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5 Valuable Lessons For Giving Seminars

Throughout my career, I’ve had the distinct privilege and pleasure of holding countless keynotes, trainings and seminars.

Naturally, some have been more successful than others, but I can say with full confidence, I never left an event the same as I began.

I always learn from my experiences, whether they be positive or negative.

Part of my platform and ambition with Seven Figure Firm, is to help financial advisors achieve the lifestyle they want.

To do that, I want to share my experience and knowledge with you, any and every chance I get!

Here are five valuable lessons, I’ve gained from giving seminars.

1. Ensure Your Presentation Has Structure

Get your presentation off on the right food with a strong introduction. Offer up your main point, early on, otherwise, run the risk of leaving your audience lost and scrambling for a common thread.

Mention your main point or objective towards the beginning of your presentation, so all subsequent subject matter is in support of the core message.

The middle or “meat” of your presentation should reinforce essential points with examples or anecdotes, followed by a summary at the end of each section.

The truth is, regardless of how engaging and dynamic your presentation, there will inevitably be a few stragglers — someone who didn’t get enough sleep last night or is consumed with external thoughts.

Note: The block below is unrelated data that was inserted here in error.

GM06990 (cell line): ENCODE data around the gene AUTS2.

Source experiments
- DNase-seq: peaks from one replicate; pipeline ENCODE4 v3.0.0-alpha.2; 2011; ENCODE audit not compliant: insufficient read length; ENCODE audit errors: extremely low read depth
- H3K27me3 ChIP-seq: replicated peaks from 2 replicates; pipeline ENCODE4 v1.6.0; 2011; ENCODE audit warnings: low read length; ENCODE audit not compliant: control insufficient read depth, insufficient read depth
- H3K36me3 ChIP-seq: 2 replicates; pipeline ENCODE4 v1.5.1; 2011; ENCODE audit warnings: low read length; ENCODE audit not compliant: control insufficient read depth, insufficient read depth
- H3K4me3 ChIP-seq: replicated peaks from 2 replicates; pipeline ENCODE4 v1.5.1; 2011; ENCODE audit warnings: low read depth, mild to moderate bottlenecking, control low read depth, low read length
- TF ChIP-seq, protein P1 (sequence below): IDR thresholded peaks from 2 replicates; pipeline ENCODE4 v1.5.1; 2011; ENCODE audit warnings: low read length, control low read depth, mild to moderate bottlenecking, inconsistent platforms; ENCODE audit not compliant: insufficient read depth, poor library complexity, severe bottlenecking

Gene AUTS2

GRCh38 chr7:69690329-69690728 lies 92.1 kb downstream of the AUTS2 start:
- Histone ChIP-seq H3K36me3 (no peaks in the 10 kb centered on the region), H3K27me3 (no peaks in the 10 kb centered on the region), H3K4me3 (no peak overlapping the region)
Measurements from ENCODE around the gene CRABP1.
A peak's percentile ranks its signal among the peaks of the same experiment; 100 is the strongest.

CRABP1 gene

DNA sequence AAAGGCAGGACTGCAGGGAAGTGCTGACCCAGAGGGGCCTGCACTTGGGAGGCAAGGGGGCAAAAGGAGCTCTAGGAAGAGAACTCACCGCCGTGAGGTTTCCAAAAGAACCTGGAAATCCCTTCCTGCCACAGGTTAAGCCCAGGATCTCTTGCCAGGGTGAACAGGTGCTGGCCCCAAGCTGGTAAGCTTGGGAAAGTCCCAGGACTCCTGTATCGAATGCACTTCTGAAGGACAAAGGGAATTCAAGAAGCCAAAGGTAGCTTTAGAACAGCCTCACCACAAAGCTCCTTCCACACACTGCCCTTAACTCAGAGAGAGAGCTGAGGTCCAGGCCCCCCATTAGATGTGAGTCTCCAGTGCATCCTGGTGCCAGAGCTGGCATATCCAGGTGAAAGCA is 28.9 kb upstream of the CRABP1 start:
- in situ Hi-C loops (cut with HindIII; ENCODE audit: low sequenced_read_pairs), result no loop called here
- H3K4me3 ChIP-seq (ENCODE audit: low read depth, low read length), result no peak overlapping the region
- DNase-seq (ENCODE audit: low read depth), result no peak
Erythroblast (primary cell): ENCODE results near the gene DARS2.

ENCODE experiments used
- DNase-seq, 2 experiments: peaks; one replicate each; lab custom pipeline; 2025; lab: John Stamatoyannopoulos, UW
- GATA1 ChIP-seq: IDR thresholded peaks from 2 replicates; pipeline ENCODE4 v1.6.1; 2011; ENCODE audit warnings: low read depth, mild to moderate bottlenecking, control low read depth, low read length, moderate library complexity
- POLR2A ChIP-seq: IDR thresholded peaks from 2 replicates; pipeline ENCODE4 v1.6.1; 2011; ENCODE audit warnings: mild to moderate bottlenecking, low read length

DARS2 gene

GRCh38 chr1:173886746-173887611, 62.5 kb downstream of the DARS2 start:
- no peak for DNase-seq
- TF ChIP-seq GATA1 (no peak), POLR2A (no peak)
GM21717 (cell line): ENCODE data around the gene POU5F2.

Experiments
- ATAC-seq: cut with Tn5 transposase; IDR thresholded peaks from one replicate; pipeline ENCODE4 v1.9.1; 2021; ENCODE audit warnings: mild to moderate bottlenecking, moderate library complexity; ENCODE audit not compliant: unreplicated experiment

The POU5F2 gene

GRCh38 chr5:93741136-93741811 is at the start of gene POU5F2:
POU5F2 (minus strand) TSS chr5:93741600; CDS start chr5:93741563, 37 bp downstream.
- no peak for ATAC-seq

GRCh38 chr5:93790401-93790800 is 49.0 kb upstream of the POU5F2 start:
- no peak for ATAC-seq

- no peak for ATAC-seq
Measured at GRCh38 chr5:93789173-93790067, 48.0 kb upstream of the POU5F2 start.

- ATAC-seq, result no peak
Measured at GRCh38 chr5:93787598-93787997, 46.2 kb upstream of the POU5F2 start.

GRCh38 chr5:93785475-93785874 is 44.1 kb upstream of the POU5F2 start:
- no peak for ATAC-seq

Revisiting important points periodically throughout your presentation will ensure you reach everyone in your audience.

Remember, structure guides the audience along with your train of thought.

2. Explain Your Methodology

Your methodology for the why and how of your presentation establishes credibility and gives your audience cause to trust you.

For example, if your presentation is research-based, provide some form of data visualization which outlines your methods or research design.

If you’re speaking on behalf of experience, describe how you got to the level you’re at, or what specific events in your life/career qualify you to speak on the topic.

This is your chance to relate to your audience and become more human in their eyes. Rely on pathos and entertaining anecdotes to connect on an emotional level.

3. Choose Visuals Wisely

Not all presentations require a PowerPoint. In fact, your presentation might be better off without it!

Visuals should enhance your presentation, not take away from you, the presenter.

Bogging your presentation down with tons of slides (regardless of how full they are) can draw the attention away from you and onto the screen.

Here’s an example: have you ever noticed, when a movie or show has subtitles, you stop paying attention to the scene and become more focused on reading the subtitles?

You miss out on all the context clues of body language, facial expressions and background scenery. 

The same goes for presenting; if the audience is more concerned with your slides, you may be inhibiting the opportunity to connect truly.